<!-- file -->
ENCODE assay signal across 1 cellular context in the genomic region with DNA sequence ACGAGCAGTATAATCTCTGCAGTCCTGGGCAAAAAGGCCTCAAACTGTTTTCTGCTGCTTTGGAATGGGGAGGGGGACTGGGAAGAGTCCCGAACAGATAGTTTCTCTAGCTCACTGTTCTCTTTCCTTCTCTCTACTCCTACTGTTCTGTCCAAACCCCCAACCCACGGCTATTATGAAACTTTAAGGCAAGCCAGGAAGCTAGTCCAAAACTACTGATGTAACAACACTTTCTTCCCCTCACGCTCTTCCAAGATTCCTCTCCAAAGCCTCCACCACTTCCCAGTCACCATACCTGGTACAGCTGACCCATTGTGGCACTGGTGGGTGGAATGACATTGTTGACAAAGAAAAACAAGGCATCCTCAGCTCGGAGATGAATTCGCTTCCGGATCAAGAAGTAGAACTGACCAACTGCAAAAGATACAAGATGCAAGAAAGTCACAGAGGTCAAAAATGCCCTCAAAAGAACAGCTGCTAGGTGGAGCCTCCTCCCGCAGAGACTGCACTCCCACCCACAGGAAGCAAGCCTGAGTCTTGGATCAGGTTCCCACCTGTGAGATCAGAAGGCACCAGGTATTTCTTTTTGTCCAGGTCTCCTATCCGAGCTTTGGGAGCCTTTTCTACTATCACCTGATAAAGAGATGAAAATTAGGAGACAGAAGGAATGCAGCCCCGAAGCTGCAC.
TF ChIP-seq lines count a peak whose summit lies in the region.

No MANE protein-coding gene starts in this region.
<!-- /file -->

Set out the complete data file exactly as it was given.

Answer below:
ENCODE assay signal across 1 cellular context in the genomic region with DNA sequence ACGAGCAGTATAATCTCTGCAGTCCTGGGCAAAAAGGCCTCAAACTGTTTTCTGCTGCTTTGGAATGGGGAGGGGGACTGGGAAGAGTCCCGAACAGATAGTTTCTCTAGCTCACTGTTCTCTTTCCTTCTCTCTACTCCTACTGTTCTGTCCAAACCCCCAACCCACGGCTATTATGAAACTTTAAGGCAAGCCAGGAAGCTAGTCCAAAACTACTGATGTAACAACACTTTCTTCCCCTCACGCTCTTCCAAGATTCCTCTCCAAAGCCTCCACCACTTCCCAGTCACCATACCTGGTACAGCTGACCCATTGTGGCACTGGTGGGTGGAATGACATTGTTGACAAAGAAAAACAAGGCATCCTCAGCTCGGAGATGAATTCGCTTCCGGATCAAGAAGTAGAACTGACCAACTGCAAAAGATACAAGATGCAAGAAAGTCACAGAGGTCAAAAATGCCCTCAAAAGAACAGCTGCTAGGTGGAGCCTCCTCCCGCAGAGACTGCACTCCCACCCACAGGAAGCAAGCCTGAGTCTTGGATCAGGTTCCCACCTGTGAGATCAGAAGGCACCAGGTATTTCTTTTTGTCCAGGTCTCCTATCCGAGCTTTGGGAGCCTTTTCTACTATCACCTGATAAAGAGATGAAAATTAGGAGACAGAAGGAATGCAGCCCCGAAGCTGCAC.
TF ChIP-seq lines count a peak whose summit lies in the region.

No MANE protein-coding gene starts in this region.